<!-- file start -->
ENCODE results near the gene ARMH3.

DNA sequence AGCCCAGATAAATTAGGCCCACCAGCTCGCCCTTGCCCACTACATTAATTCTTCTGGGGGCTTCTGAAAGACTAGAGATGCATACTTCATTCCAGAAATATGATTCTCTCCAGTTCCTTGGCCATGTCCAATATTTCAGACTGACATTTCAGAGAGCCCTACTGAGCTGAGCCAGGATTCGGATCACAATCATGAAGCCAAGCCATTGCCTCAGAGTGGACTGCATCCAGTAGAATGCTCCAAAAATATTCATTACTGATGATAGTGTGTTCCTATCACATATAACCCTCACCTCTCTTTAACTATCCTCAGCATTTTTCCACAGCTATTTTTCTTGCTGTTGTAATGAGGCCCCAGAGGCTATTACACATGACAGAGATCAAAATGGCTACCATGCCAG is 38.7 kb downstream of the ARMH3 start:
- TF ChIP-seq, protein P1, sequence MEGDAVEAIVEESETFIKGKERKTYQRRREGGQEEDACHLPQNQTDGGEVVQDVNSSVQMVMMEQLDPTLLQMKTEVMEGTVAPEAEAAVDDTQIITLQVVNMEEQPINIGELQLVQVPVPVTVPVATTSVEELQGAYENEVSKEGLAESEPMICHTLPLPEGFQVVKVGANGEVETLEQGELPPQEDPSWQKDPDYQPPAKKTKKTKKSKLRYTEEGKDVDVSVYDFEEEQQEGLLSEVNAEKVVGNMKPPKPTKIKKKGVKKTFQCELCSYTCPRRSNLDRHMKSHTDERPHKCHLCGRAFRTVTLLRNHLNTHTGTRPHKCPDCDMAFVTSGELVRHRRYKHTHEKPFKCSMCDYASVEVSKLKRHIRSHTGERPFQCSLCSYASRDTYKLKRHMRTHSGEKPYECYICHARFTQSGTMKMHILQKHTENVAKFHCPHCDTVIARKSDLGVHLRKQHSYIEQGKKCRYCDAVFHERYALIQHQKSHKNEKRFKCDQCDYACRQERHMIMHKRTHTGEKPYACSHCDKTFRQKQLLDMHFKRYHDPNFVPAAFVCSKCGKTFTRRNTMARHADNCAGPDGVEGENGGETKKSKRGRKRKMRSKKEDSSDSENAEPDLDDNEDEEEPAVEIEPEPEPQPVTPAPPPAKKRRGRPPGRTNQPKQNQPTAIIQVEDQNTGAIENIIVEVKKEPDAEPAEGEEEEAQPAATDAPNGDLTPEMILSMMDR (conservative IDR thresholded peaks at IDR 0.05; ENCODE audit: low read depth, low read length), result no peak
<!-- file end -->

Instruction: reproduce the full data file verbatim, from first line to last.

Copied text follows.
ENCODE results near the gene ARMH3.

DNA sequence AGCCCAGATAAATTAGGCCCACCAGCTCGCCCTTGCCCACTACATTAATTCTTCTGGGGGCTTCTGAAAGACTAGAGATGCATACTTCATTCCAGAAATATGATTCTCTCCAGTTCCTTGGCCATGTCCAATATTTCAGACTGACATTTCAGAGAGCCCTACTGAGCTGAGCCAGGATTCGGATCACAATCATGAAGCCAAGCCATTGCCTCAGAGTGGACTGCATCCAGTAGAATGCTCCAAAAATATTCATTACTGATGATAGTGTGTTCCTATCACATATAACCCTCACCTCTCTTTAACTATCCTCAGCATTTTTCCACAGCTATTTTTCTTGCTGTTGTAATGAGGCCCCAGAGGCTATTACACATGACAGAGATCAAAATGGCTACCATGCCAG is 38.7 kb downstream of the ARMH3 start:
- TF ChIP-seq, protein P1, sequence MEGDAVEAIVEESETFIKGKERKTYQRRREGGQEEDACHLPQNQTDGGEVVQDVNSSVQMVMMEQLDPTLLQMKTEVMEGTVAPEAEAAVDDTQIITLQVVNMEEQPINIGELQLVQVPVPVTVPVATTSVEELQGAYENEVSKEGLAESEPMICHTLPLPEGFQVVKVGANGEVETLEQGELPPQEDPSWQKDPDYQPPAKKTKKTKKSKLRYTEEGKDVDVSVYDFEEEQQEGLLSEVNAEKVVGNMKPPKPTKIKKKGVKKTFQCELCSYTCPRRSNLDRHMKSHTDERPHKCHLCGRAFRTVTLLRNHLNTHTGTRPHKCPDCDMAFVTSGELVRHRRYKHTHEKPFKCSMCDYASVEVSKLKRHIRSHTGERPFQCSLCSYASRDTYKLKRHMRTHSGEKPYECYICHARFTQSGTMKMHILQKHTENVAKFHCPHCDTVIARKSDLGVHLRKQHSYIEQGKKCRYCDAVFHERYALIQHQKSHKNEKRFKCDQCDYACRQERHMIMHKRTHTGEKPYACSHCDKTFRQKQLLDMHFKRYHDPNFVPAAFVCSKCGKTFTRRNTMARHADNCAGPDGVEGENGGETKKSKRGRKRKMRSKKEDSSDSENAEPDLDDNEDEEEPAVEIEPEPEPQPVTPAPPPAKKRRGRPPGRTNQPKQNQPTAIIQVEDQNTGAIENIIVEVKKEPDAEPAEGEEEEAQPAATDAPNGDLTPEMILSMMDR (conservative IDR thresholded peaks at IDR 0.05; ENCODE audit: low read depth, low read length), result no peak